The ruling for the Epic vs. Apple trial has finally come in, just three months past its end. On the matter of Apple's "anti-steering" policies (meaning app developers are not allowed to steer customers to outside payment services), Judge Yvonne Gonzalez Rogers has ruled these anticompetitive, and has thus issued a permanent injunction forbidding Apple from preventing links to third-party payment systems. The injunction is set to go into effect in 90 days, at which point app developers will be allowed to implement these changes. The ruling reads:
Apple Inc. and its officers, agents, servants, employees, and any person in active concert or participation with them (“Apple”), are hereby permanently restrained and enjoined from prohibiting developers from (i) including in their apps and their metadata buttons, external links, or other calls to action that direct customers to purchasing mechanisms, in addition to In-App Purchasing and (ii) communicating with customers through points of contact obtained voluntarily from customers through account registration within the app.The ruling was not entirely in Epic's favour, however. Judge Rogers also sided with Apple on their claim that Epic breached their contract by adding a direct payment system to Fortnite on iOS. She has ruled that Epic must pay Apple damages equal to "30% of the $12,167,719 in revenue Epic Games collected from users in the Fortnite app on iOS through Epic Direct Payment between August and October 2020," plus "30% of any such revenue Epic Games collected from November 1, 2020 through the date of judgment, and interest according to law." She also felt that Epic did not establish that Apple is a monopoly, dashing Epic's hopes of opening up Apple's walled garden App Store.
Given the trial record, the Court cannot ultimately conclude that Apple is a monopolist under either federal or state antitrust laws. While the Court finds that Apple enjoys considerable market share of over 55% and extraordinarily high profit margins, these factors alone do not show antitrust conduct. Success is not illegal. The final trial record did not include evidence of other critical factors, such as barriers to entry and conduct decreasing output or decreasing innovation in the relevant market. The Court does not find that it is impossible; only that Epic Games failed in its burden to demonstrate Apple is an illegal monopolist.Since Apple was ruled to be justified in terminating Epic's developer account, they are not beholden to reestablish them or put Fortnite back on the App Store. While it's unknown right now what will happen, it is worth pointing out that just yesterday, South Korea instituted a new law that would require platform holders to allow redirection to outside payment services--exactly what got Fortnite kicked off the App Store, and exactly what this ruling has decided Apple must do in the United States. Epic took the opportunity to request their developer account be reinstated in South Korea and, in a move Epic CEO Tim Sweeney called "petty and ridiculous," Apple denied them.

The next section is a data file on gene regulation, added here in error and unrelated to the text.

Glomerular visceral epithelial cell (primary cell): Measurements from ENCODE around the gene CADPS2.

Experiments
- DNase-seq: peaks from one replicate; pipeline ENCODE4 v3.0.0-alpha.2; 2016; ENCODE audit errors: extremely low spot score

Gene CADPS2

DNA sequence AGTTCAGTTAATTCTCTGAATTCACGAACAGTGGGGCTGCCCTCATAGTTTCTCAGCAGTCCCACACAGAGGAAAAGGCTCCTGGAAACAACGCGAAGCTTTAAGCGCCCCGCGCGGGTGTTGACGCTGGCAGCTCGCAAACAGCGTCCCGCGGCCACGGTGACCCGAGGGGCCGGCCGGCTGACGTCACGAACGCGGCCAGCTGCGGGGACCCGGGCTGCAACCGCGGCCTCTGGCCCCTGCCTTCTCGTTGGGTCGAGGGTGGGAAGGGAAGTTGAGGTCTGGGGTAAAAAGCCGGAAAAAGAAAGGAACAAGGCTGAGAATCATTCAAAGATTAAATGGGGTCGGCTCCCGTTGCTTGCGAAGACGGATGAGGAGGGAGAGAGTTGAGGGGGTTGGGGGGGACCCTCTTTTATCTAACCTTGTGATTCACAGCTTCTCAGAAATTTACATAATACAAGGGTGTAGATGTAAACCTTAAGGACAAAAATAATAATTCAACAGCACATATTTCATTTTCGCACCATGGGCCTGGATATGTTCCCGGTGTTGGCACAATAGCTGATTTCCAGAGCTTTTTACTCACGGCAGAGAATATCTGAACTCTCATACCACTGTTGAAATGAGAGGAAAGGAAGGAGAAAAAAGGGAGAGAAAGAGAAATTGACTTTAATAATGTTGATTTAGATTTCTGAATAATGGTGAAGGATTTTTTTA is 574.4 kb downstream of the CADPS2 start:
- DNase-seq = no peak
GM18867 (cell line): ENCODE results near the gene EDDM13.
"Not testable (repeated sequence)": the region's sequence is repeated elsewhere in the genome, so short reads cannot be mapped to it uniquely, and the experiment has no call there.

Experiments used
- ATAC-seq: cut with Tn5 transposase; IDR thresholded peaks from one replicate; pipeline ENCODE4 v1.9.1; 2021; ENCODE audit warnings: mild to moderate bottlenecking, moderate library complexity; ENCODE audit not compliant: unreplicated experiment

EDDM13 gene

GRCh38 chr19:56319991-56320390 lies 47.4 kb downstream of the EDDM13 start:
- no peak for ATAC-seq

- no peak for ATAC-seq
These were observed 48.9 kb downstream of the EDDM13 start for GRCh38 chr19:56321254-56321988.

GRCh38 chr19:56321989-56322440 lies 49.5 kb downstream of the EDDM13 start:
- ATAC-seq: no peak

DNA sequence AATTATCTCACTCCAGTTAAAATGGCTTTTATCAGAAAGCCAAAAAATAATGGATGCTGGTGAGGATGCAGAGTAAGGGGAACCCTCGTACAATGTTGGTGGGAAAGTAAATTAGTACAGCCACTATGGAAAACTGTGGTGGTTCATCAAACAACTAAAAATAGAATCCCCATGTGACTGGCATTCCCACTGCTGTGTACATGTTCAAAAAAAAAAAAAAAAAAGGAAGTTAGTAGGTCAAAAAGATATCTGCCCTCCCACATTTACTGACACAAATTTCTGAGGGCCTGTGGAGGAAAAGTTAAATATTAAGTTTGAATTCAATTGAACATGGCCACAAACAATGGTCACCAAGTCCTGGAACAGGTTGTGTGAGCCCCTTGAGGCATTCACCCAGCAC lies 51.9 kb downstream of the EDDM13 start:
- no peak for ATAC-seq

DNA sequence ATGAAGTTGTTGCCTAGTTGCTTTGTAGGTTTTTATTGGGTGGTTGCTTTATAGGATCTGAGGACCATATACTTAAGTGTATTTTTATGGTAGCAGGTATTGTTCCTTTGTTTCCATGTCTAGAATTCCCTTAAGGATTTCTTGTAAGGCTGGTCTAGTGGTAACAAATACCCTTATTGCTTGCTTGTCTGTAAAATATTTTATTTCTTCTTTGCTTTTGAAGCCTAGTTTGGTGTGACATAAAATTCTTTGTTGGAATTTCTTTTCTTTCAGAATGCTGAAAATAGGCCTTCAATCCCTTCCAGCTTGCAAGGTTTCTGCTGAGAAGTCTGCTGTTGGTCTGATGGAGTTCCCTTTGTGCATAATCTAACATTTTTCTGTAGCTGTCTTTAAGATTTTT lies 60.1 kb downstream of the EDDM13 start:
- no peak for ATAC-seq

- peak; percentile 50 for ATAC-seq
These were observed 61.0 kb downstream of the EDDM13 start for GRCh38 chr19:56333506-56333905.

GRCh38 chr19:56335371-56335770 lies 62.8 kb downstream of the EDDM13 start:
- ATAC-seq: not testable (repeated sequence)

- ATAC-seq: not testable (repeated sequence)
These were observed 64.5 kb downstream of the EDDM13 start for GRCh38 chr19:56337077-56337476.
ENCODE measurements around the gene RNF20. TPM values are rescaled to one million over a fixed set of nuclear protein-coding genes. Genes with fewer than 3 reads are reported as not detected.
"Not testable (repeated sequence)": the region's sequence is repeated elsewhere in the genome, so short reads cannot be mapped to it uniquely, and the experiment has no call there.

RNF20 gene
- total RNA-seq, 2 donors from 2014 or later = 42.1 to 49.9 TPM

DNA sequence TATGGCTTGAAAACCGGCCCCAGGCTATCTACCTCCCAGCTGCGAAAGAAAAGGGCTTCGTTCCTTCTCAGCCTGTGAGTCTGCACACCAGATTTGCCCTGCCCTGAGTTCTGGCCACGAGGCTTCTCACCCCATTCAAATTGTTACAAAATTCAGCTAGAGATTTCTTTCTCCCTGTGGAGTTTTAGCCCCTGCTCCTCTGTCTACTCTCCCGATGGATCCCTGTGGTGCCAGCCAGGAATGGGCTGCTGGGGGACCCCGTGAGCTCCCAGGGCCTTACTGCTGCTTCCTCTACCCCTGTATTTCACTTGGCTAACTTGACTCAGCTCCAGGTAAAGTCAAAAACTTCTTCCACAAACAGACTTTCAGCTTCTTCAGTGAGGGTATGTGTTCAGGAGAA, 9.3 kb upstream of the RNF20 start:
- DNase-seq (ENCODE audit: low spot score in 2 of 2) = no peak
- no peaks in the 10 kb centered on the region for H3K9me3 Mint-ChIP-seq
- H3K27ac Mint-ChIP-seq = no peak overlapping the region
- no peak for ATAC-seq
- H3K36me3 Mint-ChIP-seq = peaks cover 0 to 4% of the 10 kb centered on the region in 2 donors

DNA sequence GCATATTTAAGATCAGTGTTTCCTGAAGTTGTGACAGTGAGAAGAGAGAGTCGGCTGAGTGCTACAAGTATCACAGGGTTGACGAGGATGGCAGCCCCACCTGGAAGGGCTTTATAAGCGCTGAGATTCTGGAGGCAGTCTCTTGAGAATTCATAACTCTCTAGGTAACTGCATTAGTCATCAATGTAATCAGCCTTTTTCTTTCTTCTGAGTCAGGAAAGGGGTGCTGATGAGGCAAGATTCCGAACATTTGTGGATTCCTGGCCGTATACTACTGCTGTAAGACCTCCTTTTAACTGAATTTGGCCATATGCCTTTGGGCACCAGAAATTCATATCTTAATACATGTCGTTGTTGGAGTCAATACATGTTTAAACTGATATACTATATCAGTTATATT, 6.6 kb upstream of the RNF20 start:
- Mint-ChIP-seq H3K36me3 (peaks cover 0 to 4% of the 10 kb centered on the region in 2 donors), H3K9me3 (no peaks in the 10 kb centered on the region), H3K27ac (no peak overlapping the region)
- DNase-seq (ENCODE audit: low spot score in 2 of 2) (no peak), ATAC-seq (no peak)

This is also likely not the last we'll hear of this case. There is still a lengthy appeals process that both companies will likely pursue, but for now, this looks like it could have a major impact on the way Apple handles its App Store for the foreseeable future.